To achieve the foregoing and other objects, and in accordance with the purposes of the present invention, as embodied and broadly described herein, the apparatus of this invention may comprise a polymer electrolyte membrane (PEM) fuel cell having electrodes supplied with a reactant on each side of a catalyzed membrane assembly (CMA). The fuel cell includes a metal mesh defining a flow-field pattern having an inlet confined to a first corner and an outlet confined to a second corner located on a diagonal from the first corner, wherein all flow paths from the inlet to the outlet through the square flow field pattern are equivalent to uniformly distribute the reactant over the CMA.
In a particular characterization of the present invention, a bipolar plate electrically connects adjacent fuel cells, where the bipolar plate includes a thin metal foil having an anode side and a cathode side; a first metal mesh on the anode side of the thin metal foil; and a second metal mesh on the cathode side of the thin metal foil. In another characterization of the present invention, a cooling plate assembly cools adjacent fuel cells, where the cooling plate assembly includes an anode electrode and a cathode electrode formed of thin conducting foils; and a metal mesh flow field therebetween for distributing cooling water flow over the electrodes to remove heat generated by the fuel cells.
The fuel cells of the present invention may also form a fuel cell cartridge. At least two fuel cells are connected with adjacent ones of the fuel cells separated by electrically conductive, thin foil bipolar plates. A first thin foil bipolar plate forms a cathode at a first end of the connected fuel cells and a second thin foil bipolar plate forms an anode at a second end of the connected fuel cells. First and second wire mesh flow fields contact the first and second thin foil bipolar plates, respectively, for removing heat generated by the connected fuel cells.
The accompanying drawings, which are incorporated in and form a part of the specification, illustrate the embodiments of the present invention and, together with the description, serve to explain the principles of the invention. In the drawings:
FIG. 1 is a cross-sectional schematic of a fuel cell with a metal screen flow-field in accordance with one embodiment of the present invention.
FIG. 2 is a plan view of a metal screen flow-field shown in FIG. 1.
FIG. 3 is a schematic illustration of flow distribution over a metal screen flow-field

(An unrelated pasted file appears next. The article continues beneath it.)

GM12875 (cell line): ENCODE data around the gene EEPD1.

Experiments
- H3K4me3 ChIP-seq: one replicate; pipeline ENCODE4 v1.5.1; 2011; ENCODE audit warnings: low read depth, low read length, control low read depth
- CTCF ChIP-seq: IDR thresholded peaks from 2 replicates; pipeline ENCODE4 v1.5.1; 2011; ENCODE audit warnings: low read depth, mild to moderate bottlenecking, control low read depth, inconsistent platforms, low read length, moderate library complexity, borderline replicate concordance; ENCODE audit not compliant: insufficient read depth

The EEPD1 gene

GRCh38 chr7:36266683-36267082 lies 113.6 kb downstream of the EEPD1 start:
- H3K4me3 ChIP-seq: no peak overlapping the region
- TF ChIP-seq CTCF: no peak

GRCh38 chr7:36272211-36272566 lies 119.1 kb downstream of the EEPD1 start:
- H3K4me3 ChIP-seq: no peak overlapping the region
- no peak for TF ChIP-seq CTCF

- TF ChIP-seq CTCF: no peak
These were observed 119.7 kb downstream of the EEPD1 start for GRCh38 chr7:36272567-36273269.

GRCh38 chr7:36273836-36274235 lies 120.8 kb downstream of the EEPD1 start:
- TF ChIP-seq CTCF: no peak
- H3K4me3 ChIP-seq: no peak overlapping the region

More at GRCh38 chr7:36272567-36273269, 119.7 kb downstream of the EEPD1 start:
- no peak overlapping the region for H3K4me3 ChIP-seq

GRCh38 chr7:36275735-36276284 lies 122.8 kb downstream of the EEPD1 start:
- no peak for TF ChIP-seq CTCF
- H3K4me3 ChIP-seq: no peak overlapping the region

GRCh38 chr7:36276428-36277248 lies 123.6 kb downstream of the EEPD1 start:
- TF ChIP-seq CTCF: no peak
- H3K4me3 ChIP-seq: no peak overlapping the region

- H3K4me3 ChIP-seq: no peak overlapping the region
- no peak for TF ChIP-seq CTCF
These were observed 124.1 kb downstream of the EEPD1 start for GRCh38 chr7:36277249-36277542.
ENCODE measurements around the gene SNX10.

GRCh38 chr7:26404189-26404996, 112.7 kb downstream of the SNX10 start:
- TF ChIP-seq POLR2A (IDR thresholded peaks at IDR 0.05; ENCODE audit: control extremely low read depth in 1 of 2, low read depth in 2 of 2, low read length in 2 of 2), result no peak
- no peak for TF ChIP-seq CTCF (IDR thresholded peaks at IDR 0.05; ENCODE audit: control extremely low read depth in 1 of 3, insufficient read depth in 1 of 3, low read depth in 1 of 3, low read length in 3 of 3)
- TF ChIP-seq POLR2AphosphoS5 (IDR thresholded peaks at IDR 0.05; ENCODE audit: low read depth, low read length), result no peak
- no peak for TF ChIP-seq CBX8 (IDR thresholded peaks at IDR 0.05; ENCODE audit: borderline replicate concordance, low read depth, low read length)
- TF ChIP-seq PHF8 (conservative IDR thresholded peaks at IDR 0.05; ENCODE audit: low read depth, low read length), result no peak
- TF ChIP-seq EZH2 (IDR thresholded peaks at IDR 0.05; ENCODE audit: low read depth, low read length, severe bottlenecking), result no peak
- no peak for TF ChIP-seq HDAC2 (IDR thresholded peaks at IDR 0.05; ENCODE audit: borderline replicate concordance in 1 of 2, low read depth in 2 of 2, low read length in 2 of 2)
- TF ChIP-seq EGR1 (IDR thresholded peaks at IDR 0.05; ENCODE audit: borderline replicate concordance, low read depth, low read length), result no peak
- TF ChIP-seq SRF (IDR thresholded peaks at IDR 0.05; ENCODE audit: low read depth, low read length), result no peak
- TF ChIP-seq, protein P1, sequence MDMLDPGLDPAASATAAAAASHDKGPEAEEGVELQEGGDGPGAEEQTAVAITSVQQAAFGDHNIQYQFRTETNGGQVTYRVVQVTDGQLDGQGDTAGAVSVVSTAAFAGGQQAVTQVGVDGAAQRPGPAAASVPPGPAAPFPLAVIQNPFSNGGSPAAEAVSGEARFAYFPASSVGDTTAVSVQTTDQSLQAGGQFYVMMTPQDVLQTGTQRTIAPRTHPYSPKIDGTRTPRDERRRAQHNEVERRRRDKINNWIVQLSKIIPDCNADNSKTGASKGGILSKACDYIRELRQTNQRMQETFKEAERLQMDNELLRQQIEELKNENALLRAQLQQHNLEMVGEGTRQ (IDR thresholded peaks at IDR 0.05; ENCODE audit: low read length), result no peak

FIG. 4 is an exploded view of a fuel cell according to one embodiment of the present invention.
FIG. 5 is an exploded schematic of an exemplary catalyzed membrane assembly used in the fuel cell shown in FIG. 1.
FIG. 6 is an exploded view of a fuel cell cartridge according to one aspect of the present invention, where the cartridge is formed from two unit cells.
FIG. 7 is an exploded view of an assembly of cartridges, where adjacent cartridges are separated by removable cooling plates.
FIG. 8 graphically depicts performance characteristics of a fuel cell using a stainless steel screen flow-field and metal foil separator plates.
FIG. 9 graphically depicts fuel cell resistance as a function of cell operating hours for the cell configuration shown in FIG. 1.
FIG. 10 graphically depicts fuel cell operating parameters after 24 hours and 800 hours of operation.
FIG. 11 graphically depicts fuel cell resistance over 2000 hours of operation.
In accordance with the present invention, fuel cell thickness is reduced by using thin metal or carbon foils in place of conventional bipolar plates. The fuel cell flow-fields are based on wire mesh configurations, which may be simple diagonal path-equivalent patterns formed of various metals including stainless steels for uniform water and reactant distribution over a fuel cell catalyzed membrane assembly (CMA) or bipolar plate surface. FIG. 1 is a cross-sectional schematic of one embodiment of a fuel cell 10 that incorporates woven wire-mesh screens as flow-fields for the reactants and for cooling: anode (hydrogen) flow-field 12, cathode (oxygen or air) flow-field 14, and, optionally, coolant flow-field 16. In one aspect of the invention, bipolar foil 20 is formed by anode flow field 12 of cell 10, cathode flow-field 13 of an adjacent fuel cell, and conducting foil 32. CMA 18 is sandwiched between flow-fields 12 and 14, and includes catalyzed membrane 22 sandwiched between backings 24 and 26, further discussed below. Flow-fields 12, 14, 16 are sandwiched between thin metal foils 32, 34, 36, respectively, to create a thin fuel cell configuration for use in a fuel cell stack, i.e., a series-connected array of fuel cells, to reduce the volume of a fuel cell stack and increase the overall power density.